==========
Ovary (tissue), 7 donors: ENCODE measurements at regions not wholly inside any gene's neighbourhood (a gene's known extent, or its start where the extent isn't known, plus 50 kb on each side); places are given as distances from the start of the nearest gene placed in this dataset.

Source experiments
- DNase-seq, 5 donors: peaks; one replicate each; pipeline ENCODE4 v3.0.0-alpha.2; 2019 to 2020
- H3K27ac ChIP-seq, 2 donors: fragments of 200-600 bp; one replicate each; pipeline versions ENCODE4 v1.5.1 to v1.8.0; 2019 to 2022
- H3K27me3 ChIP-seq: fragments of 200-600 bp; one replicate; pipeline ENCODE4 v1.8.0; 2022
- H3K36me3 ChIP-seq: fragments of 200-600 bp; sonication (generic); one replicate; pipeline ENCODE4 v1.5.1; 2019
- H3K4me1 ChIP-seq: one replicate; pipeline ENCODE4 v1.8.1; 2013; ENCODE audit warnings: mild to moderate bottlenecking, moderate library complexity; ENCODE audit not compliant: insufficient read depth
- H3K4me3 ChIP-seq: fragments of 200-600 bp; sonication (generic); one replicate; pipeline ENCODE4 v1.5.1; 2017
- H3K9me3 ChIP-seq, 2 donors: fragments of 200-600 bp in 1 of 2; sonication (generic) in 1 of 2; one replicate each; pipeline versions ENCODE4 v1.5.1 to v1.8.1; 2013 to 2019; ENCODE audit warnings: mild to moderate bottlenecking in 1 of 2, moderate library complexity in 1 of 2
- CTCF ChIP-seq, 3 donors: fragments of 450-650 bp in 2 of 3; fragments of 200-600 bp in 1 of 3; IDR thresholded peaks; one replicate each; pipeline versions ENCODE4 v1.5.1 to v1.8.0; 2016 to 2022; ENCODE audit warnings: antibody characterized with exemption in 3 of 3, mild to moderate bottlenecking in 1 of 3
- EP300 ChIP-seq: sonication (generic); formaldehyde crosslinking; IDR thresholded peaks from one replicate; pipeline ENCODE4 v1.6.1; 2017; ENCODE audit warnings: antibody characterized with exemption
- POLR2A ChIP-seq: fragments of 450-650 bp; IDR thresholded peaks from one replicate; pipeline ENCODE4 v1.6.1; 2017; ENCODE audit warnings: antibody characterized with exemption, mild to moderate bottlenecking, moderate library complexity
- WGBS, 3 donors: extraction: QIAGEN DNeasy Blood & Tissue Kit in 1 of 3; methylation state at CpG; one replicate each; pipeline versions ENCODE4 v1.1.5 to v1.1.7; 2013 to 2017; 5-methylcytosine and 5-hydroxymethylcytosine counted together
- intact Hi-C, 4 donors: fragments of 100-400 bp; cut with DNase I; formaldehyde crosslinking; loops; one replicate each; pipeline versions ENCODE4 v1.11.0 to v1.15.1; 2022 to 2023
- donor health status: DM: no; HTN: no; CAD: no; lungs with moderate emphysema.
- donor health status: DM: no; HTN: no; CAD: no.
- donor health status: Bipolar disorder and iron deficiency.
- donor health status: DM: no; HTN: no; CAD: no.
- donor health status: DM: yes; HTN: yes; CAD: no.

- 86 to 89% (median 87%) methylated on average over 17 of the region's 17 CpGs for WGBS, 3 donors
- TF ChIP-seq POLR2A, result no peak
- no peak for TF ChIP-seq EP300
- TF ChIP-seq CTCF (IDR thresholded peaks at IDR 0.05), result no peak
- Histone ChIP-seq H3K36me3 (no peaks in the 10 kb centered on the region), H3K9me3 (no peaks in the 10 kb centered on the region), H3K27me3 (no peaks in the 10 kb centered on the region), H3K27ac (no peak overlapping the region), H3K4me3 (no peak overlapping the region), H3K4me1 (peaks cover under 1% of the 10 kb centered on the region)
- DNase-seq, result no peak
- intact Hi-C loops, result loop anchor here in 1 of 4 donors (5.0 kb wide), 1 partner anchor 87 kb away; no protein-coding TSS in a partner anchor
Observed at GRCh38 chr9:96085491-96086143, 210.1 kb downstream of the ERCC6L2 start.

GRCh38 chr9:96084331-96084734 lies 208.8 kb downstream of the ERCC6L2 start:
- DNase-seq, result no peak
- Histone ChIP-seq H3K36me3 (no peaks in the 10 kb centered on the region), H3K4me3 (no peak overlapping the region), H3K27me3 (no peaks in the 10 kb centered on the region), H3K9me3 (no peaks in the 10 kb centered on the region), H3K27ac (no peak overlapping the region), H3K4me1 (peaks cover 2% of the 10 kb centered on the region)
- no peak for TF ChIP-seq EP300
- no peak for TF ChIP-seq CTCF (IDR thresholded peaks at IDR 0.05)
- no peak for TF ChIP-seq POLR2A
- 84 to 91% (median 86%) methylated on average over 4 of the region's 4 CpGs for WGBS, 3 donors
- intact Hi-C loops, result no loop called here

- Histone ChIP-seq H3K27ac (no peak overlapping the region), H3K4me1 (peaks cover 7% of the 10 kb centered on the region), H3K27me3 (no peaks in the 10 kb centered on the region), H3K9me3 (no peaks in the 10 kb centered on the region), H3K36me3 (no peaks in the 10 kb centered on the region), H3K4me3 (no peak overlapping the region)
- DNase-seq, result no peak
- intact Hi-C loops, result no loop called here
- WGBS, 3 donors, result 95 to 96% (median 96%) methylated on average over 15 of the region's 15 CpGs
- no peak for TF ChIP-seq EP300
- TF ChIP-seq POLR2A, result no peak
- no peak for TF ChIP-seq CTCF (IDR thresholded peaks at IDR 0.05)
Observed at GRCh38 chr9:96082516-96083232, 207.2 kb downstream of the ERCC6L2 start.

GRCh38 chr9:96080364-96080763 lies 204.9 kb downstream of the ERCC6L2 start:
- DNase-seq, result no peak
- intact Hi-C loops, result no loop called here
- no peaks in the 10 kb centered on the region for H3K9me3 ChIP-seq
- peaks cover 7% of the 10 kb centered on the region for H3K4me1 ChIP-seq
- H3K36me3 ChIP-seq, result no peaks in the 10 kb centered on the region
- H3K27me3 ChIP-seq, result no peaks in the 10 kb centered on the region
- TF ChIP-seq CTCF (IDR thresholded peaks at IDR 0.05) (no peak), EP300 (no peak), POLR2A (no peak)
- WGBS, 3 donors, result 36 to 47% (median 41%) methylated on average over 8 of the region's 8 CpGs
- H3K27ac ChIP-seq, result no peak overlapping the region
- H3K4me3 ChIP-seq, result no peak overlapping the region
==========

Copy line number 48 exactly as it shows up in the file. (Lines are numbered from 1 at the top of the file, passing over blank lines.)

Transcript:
- peaks cover 7% of the 10 kb centered on the region for H3K4me1 ChIP-seq